Read Isaiah 31
Woe to Those Who Rely on Egypt
31 Woe to those who go down to Egypt for help,
who rely on horses,
who trust in the multitude of their chariots
and in the great strength of their horsemen,
but do not look to the Holy One of Israel,
or seek help from the Lord.
2 Yet he too is wise and can bring disaster;
he does not take back his words.
He will rise up against that wicked nation,
against those who help evildoers.
3 But the Egyptians are mere mortals and not God;
their horses are flesh and not spirit.
When the Lord stretches out his hand,
those who help will stumble,
those who are helped will fall;
all will perish together.
4 This is what the Lord says to me:
“As a lion growls,
a great lion over its prey—
and though a whole band of shepherds
is called together against it,
it is not frightened by their shouts
or disturbed by their clamor—
so the Lord Almighty will come down
to do battle on Mount Zion and on its heights.
5 Like birds hovering overhead,
the Lord Almighty will shield Jerusalem;
he will shield it and deliver it,
he will ‘pass over’ it and will rescue it.”
6 Return, you Israelites, to the One you have so greatly revolted against. 7 For in that day every one of you will reject the idols of silver and gold your sinful hands have made.
8 “Assyria will fall by no human sword;
a sword, not of mortals, will devour them.
They will flee before the sword
and their young men will be put to forced labor.
9 Their stronghold will fall because of terror;
at the sight of the battle standard their commanders will panic,”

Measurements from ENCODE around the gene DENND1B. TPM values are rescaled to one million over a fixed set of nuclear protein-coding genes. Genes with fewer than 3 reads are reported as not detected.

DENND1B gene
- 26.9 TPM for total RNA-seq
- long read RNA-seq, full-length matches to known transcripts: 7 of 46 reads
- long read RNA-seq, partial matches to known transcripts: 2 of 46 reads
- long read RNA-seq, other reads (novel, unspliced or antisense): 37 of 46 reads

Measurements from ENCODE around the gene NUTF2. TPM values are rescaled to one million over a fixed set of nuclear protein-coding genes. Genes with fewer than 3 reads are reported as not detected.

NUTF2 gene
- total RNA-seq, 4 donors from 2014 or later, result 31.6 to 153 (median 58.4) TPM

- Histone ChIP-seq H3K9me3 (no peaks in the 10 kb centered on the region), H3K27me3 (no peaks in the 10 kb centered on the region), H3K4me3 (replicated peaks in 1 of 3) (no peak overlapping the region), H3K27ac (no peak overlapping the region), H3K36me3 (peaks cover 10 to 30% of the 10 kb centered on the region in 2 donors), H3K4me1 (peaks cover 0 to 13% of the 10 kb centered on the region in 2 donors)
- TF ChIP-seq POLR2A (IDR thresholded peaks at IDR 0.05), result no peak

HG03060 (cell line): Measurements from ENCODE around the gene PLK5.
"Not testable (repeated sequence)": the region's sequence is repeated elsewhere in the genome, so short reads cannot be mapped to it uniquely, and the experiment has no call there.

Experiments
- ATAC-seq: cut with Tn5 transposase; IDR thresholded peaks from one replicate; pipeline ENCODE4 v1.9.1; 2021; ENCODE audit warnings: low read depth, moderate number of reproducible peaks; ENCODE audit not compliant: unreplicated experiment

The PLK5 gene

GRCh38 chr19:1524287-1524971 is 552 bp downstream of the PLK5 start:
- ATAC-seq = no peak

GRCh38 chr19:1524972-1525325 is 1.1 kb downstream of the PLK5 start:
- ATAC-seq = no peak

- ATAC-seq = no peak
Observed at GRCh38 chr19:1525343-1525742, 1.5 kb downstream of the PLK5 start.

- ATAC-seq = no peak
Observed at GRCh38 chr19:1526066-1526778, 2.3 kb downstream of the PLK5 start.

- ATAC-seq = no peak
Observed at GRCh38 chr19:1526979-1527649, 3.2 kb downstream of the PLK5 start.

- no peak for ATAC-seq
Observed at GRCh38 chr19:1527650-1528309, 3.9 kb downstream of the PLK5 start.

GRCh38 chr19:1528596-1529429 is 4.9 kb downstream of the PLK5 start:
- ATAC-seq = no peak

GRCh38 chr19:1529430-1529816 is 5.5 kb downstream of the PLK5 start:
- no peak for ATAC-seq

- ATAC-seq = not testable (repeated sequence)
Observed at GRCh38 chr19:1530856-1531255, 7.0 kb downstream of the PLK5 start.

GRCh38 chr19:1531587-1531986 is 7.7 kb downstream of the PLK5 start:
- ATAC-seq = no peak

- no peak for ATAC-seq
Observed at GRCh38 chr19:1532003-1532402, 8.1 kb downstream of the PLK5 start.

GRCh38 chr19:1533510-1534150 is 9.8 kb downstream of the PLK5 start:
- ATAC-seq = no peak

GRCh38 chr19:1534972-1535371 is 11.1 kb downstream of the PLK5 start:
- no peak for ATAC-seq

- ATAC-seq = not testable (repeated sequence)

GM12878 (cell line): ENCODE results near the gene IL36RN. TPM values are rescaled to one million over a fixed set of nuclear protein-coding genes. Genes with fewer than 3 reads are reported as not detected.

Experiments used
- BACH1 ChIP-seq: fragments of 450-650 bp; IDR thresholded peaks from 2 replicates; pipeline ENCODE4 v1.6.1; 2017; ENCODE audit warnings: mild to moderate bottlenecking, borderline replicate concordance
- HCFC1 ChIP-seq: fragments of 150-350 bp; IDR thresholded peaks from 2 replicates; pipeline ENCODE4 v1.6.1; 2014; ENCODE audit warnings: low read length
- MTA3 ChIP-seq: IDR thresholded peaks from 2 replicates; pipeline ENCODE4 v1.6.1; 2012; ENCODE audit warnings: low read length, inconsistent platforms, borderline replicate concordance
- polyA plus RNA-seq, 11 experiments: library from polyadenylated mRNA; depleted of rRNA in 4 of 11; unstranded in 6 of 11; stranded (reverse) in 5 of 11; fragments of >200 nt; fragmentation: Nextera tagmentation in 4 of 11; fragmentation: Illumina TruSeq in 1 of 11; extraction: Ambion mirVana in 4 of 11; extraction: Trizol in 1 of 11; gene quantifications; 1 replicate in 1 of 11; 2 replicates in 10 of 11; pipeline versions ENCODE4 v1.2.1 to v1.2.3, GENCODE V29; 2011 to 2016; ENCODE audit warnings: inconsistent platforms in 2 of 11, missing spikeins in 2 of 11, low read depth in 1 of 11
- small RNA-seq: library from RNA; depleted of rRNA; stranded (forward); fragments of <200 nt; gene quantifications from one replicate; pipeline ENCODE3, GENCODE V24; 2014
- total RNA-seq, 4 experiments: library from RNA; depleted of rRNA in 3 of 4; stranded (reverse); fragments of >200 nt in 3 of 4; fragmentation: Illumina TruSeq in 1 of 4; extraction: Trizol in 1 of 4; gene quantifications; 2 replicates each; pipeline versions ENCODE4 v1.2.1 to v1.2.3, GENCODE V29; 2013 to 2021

declares the Lord,
whose fire is in Zion,
whose furnace is in Jerusalem.
This chapter echoes a similar message to the previous one. It was foolish for Judah to put their trust in the Egyptian army instead of the Lord for protection. They thought maybe if they could get some military alliances, they would have a chance to stand against the Assyrian army. The Assyrian empire was the world superpower of the time. Israel had already been overrun by the Assyrians and they were threatening to do the same thing to Judah.
Judah was looking to find security in anything other than the Lord. They thought this alliance with Egypt was wisdom, but it ended up being foolish. First Corinthians tells us that the “wisdom of the world is foolishness in God’s sight” (1 Corinthians 3:19). Judah was idolizing the Egyptians, who were “men, not God ” and their horses that were “flesh and not spirit” (v. 3). They were finding their confidence in the creation and not in the Creator. Creation is no match for God’s power.
Psalm 20:7 says that “Some trust in chariots and some in horses, but we trust in the name of the Lord our God.” Judah was putting their trust in chariots, relying on horses, and the strength of a military alliance. We too, can put our trust in the things of this world. We often tend to rely on our own strength in times of trouble instead of seeking the Lord who is our “refuge and our strength” (Psalm 46:1). God can be our last resort when we are facing trials instead of our first.
The chapter closes with a promise that Assyria will fall, but “not by human sword” (v. 8). This promise might have seemed unimaginable to the Jews, but it was fulfilled exactly. In Isaiah 37, God sent an angel of the Lord and killed 185,000 Assyrians overnight. This had nothing to do with the “sword of man” but only by the power and the strength of God. The people rose up in pride, and God quickly humbled them. He is not terrified by the shouts of His enemies or subdued by their nose (v. 4). God cannot be humbled by any man or by any army, but He willingly chose to humble himself through Christ by taking the form of a servant and dying on a cross. The Lord cannot be humbled, but His Kingdom is as humble as death.
- What is your first resort in times of trouble?
- Where do you most often go seek wisdom first: the world or God’s Word?
- When in your life have you seen God come through in unexpected ways?
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